October 17 – October 20, 2019
Booth#33, 118 Rue de Rivoli, Paris
Zawyeh Gallery introduces three of the most prominent artists in Palestine in its participation this year in Paris Contemporary Art Show: Nabil Anani, Tayseer Barakat and Vera Tamari. The artworks of the three Palestinian artists echo issues connecting to nature in their contexts; issues that have been a central stage in the day to day life in Palestine and the region.
The land, is a source of inspiration for Nabil Anani, who normally focuses on exploring the Palestinian landscape and life in Palestinian villages. This time, his project “Troubled Land” explores a beautiful utopian nature in the Palestinian landscape in contrary to the reality that is full of military interruptions of the scenery. From behind fences, checkpoints, bypass roads, settlements, the separation wall and the closed military zones, its has become extremely difficult for Palestinians to access their landscape for cultivation let alone for the enjoyment of natural scenery. Yet, Anani chooses to ignore all such issues, and focus on different cheer elements of beauty such as the colorful trees that appear like ornaments in an embroidered traditional dress of nature. Yet, the shadows of vanishing faces and houses that appear sometime in the background remain a reminder of a lost connection between the Palestinians and their scenic landscape that has been disappearing gradually as a result of occupation.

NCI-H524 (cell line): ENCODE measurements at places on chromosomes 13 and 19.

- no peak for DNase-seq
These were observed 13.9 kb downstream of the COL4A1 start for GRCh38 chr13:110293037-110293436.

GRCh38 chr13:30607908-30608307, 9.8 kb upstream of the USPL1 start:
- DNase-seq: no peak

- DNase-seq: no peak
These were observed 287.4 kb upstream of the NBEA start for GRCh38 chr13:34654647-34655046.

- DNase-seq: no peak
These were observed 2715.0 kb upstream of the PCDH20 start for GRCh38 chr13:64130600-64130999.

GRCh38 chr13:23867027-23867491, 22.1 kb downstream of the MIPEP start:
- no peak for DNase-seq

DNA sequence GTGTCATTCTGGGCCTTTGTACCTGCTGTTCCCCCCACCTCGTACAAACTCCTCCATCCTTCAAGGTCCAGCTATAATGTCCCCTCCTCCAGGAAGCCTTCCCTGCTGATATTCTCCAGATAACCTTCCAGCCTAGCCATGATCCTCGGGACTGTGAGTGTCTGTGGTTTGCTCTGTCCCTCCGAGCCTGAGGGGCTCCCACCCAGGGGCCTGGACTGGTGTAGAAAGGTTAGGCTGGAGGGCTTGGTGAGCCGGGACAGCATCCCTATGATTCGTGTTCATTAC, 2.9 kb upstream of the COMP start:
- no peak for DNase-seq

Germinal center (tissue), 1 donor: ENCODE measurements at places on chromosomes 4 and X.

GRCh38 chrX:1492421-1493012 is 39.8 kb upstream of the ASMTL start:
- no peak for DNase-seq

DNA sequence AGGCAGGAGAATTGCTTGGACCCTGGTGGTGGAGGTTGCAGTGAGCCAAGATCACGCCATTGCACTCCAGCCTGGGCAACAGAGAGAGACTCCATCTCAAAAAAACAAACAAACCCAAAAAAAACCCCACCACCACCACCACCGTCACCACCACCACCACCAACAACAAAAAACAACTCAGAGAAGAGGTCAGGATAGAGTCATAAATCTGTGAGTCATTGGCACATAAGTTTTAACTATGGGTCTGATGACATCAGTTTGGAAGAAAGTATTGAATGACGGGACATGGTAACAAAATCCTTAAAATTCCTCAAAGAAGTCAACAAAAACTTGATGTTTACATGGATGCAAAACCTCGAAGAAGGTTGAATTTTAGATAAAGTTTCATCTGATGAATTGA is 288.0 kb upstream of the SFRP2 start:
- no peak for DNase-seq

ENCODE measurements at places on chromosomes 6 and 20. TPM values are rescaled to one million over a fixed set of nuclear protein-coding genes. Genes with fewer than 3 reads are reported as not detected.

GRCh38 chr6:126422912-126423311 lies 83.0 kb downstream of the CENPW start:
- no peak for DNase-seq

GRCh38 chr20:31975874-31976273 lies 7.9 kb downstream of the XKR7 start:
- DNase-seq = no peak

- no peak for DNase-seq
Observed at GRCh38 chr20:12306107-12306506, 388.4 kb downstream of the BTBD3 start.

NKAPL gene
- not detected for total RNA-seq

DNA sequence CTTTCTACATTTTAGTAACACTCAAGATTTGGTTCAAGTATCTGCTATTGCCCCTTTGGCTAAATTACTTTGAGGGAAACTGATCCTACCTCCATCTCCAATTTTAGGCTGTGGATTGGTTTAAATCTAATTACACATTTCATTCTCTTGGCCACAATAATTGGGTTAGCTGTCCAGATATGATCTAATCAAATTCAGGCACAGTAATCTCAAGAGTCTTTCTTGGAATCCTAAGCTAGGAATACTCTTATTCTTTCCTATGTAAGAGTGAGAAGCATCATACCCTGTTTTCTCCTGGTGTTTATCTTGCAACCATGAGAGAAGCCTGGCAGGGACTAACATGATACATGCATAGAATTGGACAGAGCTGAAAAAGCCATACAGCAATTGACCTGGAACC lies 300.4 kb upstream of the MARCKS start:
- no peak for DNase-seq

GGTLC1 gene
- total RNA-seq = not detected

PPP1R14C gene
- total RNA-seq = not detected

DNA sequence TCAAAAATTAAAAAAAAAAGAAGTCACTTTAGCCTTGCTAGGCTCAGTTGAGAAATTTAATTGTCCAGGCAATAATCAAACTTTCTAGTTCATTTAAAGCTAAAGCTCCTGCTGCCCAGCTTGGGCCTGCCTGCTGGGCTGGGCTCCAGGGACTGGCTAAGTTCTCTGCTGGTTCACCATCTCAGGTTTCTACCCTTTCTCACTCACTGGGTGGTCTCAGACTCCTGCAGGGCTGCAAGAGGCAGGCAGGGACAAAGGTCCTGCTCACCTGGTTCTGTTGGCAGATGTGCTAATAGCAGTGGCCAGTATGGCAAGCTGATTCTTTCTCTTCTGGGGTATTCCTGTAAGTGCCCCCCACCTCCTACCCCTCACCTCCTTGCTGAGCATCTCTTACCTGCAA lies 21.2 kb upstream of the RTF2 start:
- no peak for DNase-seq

On the other hand, Tayseer Barakat’s body of work “Shoreless Sea” ward off from discussing the locale and manifests as an account on the refugee’s mayhem journeys through the Mediterranean Sea, a subject of a strong relevance to the artist’s life. Barakat is a refugee himself who lived a good part of his life as a child by the Mediterranean shores of Gaza and as a university student by the Mediterranean shores of Alexandria. Nonetheless, this same sea that he grew up next to, transformed in recent years to become a beast that swallows fellow refugees in their desperate trips in search for new decent lives in Europe. As if it withdrew its shores and hid them away, leaving flights of refugees to their gloomy fate. His artworks depict a constantly wavy monsters, which seems as if breathing heavily from beneath the boats through the lungs of hundreds of refugees who lost their lives under the water in their journeys to “shoreless” Europe.
Vera Tamari investigates the landscape through her works, not via clay – her favorite medium – but through gouache. Her artworks take a new turn as she draws the Palestinian hills in abstraction, using primitive lines and shapes presenting a dreamy atmosphere of hills, houses and trees.